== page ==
Starting on one of SD’s proggiest song Kid Charlemagne, with its incessant rhythm breaks and that dreamy piano that Alan Parsons would make his. The funky groove is also perfect in accompanying the burial of the hippie dreams/ideals lyrics that were still pervading in many youths (including yours truly, but I wasn’t listening ;o)))). No-less excellent is the non-prog but full-blown brass-rock Altamira Caves, where a superb brass section at the start and end of the song and shows that SD can do normal songs of theirs sound interesting. The album doesn’t seem to slow down one bit with the guitar-laden Don’t Take Me Alive, where there is some dramatics involved, the only glitch being the usual Dan backing vocals (yes, these that make SD soooo special that you instantly know you’re in a SD song) that are a bit too encumbering. The following funky Sign In Stranger is probably the album’s weakest track, but it would probably be a highlight in Pretzel or Thrill, but the funky-reggae tune has some fun lyrics moments, but ultimately doesn’t cut the mustard with its acoustic piano except around the end. Closing side 1 is the ultra-funky The Fez, a track that is content in staying in the groove except for one break, and has weird synth tones lying above the schmilblik. Not the most fascinating but holds its own on this album.

Opening the flipside is Green Earring with its jazz-funk that most black groups of the era would’ve love to call their own if it was for more soulful vocals. Not that it’s proggy or something, but it’s got arguments for itself. The reggae-ish Haitian Divorce is definitely another highlight and allows much space for interplay between a vocal-effect guitar, some rhythmic vibes and a pulsing bass that grows as the song grows longer. After another weaker track (Everything You Did) that would easily fit as a highlight onto Pretzel or Kati, the album is closing on the fantastic self-titled finale which has definitely seen SD come as one of the forces to be recognized with during the second part of the 70’s. The track is quickly installed with an incredible groove and some wild jazzy horns covering everyone of your living room’s corners, while Fagen tells us of the great American dream turning into a royal scam. The artwork fits quite well these lyrics as there are monsters atop the four Manhattan skyscrapers, ready to strike anyone trying to come up the echelons of an already too crowded pyramid top and all to ready to send you back on the subway station bench.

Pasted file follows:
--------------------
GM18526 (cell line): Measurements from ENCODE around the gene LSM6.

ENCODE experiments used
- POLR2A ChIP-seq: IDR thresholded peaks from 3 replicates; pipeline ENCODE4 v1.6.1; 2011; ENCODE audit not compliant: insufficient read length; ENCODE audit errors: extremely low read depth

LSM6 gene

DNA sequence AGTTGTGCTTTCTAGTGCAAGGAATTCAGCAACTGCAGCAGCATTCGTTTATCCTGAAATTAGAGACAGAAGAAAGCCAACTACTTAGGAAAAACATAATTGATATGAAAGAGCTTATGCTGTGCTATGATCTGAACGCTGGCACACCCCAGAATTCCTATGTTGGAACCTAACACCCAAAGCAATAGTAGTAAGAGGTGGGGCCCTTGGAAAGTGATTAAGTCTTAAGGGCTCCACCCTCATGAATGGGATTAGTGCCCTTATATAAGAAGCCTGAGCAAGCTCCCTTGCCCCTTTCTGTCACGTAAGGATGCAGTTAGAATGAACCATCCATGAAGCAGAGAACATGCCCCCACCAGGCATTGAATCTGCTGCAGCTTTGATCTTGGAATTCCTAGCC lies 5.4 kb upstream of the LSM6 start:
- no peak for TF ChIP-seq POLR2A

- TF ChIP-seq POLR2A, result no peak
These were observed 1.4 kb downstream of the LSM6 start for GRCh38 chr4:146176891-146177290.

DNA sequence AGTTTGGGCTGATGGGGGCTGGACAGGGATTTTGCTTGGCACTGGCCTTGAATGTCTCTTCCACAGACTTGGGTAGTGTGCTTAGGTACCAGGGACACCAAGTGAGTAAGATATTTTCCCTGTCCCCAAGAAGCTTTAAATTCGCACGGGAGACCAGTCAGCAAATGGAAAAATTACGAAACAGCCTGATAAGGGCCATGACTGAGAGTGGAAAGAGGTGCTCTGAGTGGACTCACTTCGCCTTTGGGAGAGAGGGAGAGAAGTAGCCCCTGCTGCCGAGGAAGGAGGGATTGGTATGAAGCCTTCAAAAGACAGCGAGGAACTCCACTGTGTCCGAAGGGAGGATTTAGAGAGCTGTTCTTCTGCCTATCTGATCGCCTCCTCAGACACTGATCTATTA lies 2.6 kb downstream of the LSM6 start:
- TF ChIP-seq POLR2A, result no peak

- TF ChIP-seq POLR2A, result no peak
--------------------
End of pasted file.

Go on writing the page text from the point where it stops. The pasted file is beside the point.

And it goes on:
While never being a complete head-over-heels fan of SD (I wouldn’t place a SD album in my top 300), it is clear TRS is clearly one of their better albums, the first of a trilogy that no self-respecting proghead should ignore, some 30 years later. I know I sure as hell missed the SD wave back in the 70’s for their songwriting was about writing songs, instead of numbers, epics, tracks or pieces of music, and their sometimes too-similar song structure to the industry standard didn’t appeal to me who was still a teenager, while SD was the epitome and probably the best example of Adult Oriented Rock, a movement that they probably invented with Thrill, but would take a few more years to invade Adult Oriented Radios that would flood the airwaves in the later 70’s. In the meantime, those progheads not willing to accept SD as a prog group, should probably do so after re-listening carefully to TRS, Aja and Gaucho.

Ratings only

  • Phrank
  • Lynx33
  • Vano
  • historian9
  • Pr0fundus
  • Drummer
  • darkprinceofjazz
  • Zarathustra
  • The Manticore
  • Tychovski